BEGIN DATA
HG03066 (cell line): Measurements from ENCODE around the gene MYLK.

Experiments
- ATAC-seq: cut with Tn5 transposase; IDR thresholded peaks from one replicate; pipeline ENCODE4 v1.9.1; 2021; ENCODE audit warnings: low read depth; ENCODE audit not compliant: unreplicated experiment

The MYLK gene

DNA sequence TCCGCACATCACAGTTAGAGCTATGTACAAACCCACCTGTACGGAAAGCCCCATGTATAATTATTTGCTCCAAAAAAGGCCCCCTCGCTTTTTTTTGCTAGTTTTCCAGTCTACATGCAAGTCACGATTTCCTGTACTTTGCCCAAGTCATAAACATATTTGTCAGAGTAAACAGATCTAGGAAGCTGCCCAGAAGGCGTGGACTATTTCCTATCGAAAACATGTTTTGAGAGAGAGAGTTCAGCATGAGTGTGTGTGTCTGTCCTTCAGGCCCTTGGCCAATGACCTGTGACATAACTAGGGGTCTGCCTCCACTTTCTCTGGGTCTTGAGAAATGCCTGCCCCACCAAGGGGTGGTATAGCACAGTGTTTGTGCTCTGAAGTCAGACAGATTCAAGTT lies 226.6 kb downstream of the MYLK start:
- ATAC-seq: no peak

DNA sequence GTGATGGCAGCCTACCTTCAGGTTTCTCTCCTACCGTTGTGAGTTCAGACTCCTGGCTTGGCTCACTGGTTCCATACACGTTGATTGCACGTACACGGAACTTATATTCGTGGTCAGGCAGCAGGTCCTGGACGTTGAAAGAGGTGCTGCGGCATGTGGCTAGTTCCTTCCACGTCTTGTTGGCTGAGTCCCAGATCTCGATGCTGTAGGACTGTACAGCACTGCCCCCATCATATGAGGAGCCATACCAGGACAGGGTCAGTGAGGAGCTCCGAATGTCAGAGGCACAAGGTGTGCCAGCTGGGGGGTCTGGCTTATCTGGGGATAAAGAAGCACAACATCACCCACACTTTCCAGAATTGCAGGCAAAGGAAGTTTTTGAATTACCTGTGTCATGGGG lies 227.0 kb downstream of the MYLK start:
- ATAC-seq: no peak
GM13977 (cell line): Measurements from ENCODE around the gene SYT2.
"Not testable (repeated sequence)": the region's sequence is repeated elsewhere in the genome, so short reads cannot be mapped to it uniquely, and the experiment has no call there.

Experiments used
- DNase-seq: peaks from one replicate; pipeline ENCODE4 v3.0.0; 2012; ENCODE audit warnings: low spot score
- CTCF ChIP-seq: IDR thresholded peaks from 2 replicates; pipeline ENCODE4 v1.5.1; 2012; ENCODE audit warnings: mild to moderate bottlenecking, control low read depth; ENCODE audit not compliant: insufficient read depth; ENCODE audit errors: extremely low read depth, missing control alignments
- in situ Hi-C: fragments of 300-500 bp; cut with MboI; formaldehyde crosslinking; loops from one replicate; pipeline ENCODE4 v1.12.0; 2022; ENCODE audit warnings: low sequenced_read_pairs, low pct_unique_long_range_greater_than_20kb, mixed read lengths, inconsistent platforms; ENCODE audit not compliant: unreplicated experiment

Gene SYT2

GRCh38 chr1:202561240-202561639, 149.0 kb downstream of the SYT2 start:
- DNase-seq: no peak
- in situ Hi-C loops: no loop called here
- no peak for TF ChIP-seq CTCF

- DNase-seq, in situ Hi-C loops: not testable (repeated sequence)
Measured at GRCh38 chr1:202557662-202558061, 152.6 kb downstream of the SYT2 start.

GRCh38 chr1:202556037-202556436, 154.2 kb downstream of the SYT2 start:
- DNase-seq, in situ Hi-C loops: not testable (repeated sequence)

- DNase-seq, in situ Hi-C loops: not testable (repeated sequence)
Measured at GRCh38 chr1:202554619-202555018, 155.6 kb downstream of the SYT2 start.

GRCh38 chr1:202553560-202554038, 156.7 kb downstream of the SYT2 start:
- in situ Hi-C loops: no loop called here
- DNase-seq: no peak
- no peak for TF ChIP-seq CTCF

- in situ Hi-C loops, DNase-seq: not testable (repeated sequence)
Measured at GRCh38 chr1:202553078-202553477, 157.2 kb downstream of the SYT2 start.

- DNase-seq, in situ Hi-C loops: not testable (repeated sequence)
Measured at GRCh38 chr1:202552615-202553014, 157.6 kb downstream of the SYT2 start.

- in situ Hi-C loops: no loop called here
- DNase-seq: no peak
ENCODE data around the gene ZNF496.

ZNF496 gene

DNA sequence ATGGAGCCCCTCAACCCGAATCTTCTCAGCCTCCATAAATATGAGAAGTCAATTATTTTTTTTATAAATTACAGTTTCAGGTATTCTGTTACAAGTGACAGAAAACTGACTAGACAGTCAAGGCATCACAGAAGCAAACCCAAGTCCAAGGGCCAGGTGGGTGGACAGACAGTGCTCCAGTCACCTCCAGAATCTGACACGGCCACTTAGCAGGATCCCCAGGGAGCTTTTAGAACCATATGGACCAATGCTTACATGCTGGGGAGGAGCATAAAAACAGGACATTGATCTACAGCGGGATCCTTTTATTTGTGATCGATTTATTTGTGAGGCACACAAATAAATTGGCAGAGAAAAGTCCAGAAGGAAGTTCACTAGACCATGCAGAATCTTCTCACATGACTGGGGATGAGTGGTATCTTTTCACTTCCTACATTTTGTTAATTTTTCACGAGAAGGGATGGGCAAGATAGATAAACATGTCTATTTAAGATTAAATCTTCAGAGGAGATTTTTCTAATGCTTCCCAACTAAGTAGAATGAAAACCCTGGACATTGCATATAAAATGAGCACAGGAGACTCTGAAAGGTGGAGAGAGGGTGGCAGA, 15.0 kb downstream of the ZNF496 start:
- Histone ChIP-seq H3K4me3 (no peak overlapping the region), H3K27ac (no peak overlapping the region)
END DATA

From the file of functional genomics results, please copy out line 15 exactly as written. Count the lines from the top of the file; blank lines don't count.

Gene SYT2